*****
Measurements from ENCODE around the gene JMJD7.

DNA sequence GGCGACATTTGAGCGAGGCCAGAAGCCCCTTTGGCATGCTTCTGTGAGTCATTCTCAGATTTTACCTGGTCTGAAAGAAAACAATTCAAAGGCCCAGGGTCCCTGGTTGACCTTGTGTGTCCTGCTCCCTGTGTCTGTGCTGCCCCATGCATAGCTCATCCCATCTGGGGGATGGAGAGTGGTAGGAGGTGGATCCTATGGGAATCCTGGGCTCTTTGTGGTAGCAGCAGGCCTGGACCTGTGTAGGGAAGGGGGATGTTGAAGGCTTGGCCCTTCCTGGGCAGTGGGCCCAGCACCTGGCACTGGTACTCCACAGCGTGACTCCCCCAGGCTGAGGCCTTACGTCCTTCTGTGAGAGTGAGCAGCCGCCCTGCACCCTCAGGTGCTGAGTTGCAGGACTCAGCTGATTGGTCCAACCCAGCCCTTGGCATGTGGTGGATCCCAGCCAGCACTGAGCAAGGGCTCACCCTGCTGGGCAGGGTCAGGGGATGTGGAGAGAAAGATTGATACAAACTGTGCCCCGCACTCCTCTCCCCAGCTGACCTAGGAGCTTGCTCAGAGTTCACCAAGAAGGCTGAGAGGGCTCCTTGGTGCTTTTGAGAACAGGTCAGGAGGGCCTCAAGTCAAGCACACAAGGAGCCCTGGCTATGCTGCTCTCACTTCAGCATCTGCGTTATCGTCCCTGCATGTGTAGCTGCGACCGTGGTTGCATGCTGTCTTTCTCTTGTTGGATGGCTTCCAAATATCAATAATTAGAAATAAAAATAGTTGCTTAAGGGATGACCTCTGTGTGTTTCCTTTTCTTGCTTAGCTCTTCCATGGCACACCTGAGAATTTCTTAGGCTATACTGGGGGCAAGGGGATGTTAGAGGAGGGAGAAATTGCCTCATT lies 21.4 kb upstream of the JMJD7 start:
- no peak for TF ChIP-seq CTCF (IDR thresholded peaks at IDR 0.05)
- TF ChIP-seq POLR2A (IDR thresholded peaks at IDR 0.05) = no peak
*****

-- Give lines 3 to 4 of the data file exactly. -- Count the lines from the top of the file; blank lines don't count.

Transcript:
- no peak for TF ChIP-seq CTCF (IDR thresholded peaks at IDR 0.05)
- TF ChIP-seq POLR2A (IDR thresholded peaks at IDR 0.05) = no peak